Since the release of the NPA for new proposed regulations back in May 2015 there seems to be ongoing confusion around the impact on the need for Compliant aircraft. It is stated that UAVs must meet a design standard, basically equivalent to current Complaint systems, to operate in “complex operations”.
This often seems to get downplayed and implies that “complex” would be the rare edge cases and perhaps most operators would not fall into this type of work. However this is not the case, in fact many current SFOC holding operators would no doubt have at least part of their work deemed “complex”.
Complex Operations may entail the following, based on what has been stated as per the NPA:
- Any flight in controlled airspace.
- Any flight at night.
- Any flight within a specified distance to an aerodrome (3-5NM).
- Any flight within a specified distance of a built-up area (3-5NM).
- Any flight over people.
So unless you are working in Class G airspace away from built-up areas, you will most likely fall into the complex category. For us at Flitelab, easily 70% of out work would fall under “complex”, making the need for compliant aircraft a major concern.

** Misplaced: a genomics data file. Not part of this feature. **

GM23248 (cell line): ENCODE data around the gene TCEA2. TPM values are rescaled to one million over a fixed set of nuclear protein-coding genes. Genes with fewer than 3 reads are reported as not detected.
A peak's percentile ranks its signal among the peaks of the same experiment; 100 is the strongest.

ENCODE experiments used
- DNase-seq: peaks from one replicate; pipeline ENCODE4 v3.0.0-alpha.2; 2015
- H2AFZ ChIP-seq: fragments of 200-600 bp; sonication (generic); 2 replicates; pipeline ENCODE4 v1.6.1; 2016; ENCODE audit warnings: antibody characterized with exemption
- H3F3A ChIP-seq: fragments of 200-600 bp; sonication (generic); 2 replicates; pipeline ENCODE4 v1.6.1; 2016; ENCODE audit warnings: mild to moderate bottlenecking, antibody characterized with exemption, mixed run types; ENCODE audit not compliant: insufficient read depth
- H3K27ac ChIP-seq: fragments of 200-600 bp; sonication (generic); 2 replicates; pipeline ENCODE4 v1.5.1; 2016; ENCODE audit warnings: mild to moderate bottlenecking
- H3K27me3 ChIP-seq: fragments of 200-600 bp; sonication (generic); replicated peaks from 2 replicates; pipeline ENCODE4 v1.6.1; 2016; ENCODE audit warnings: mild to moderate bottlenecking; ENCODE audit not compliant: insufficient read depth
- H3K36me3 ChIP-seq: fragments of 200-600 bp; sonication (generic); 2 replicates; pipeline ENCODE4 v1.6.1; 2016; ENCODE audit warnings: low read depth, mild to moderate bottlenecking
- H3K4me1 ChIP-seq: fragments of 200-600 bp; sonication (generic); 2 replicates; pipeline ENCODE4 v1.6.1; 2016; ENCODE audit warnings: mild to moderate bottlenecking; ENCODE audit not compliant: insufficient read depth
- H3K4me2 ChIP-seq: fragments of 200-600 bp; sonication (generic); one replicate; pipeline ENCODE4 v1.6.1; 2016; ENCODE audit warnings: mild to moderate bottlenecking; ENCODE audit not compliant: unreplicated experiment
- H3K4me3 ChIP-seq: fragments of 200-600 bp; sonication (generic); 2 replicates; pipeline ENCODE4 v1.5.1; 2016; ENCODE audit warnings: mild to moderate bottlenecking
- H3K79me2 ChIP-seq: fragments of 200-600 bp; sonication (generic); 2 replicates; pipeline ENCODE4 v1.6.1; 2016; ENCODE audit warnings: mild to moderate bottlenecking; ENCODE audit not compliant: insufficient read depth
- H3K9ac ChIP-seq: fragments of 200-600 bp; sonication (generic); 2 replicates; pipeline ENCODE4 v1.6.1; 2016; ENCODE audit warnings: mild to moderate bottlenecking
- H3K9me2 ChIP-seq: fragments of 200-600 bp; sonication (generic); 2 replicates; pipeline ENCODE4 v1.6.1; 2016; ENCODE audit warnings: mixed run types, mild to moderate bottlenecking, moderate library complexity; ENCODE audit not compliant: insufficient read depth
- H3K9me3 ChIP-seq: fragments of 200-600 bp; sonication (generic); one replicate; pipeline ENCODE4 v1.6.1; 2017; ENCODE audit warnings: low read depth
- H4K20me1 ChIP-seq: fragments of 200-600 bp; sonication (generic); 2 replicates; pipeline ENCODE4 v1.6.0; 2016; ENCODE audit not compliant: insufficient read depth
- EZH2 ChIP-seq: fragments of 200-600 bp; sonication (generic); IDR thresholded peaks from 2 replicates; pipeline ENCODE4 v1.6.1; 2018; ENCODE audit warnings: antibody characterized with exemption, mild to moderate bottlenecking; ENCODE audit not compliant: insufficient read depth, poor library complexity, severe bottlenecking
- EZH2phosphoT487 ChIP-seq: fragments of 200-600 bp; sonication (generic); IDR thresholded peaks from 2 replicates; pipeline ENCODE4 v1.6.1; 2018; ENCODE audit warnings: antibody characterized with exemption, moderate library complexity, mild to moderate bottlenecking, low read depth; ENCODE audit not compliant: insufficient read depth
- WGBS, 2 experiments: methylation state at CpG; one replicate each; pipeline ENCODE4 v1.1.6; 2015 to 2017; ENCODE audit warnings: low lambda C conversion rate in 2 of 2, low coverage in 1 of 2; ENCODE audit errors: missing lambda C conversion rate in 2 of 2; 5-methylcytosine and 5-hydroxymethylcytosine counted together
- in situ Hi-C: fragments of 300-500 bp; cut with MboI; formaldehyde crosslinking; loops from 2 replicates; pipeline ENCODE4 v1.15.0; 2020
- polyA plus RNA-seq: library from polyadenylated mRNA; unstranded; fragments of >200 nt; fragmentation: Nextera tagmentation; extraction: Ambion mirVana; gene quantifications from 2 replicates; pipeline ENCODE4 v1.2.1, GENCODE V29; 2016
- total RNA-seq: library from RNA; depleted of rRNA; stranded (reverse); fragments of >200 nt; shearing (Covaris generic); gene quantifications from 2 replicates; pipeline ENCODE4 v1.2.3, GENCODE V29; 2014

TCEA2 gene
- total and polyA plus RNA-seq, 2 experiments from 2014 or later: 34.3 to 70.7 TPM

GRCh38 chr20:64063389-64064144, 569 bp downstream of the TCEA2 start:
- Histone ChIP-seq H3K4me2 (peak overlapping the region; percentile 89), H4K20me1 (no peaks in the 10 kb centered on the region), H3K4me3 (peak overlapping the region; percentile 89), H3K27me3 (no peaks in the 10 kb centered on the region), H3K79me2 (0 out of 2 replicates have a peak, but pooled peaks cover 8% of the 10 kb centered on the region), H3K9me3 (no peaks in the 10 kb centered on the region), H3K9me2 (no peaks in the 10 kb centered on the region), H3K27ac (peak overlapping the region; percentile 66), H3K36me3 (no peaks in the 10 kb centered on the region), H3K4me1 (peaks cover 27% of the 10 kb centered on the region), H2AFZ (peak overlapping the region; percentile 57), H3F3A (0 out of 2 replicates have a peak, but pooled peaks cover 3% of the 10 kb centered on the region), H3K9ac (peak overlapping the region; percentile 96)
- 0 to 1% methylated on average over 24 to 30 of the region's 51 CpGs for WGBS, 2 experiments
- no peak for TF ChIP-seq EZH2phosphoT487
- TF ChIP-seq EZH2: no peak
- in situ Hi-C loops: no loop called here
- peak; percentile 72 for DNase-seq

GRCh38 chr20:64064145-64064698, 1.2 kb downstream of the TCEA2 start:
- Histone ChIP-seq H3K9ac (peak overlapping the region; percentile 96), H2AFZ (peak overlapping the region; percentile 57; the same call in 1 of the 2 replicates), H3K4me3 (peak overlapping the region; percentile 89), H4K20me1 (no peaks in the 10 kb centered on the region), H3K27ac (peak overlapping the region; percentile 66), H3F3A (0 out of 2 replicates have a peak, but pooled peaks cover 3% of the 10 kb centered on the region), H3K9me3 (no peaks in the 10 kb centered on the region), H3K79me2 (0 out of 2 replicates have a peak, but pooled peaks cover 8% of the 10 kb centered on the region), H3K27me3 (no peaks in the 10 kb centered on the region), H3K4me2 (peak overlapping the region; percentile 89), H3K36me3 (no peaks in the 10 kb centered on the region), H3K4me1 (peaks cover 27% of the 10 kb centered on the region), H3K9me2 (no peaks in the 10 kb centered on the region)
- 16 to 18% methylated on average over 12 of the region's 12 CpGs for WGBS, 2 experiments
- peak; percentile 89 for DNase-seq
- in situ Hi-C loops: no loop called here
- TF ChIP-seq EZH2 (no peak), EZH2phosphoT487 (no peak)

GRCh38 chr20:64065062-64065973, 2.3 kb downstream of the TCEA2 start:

As of this article there are 8 Compliant UAVs, many of which are outside the price range of most small operators, and many do not meet the feature set required for many uses.
Based on the latest information from Transport Canada at the USC Conference just this week, the push is still on to require compliant systems. This could basically render many systems in use now as useless unless manufacturers choose to work towards compliance which is an unknown at this stage.
We will not know the final impact until the new regulations are made public for review in early 2017, but all indications are that a major change is coming that could impact many operators.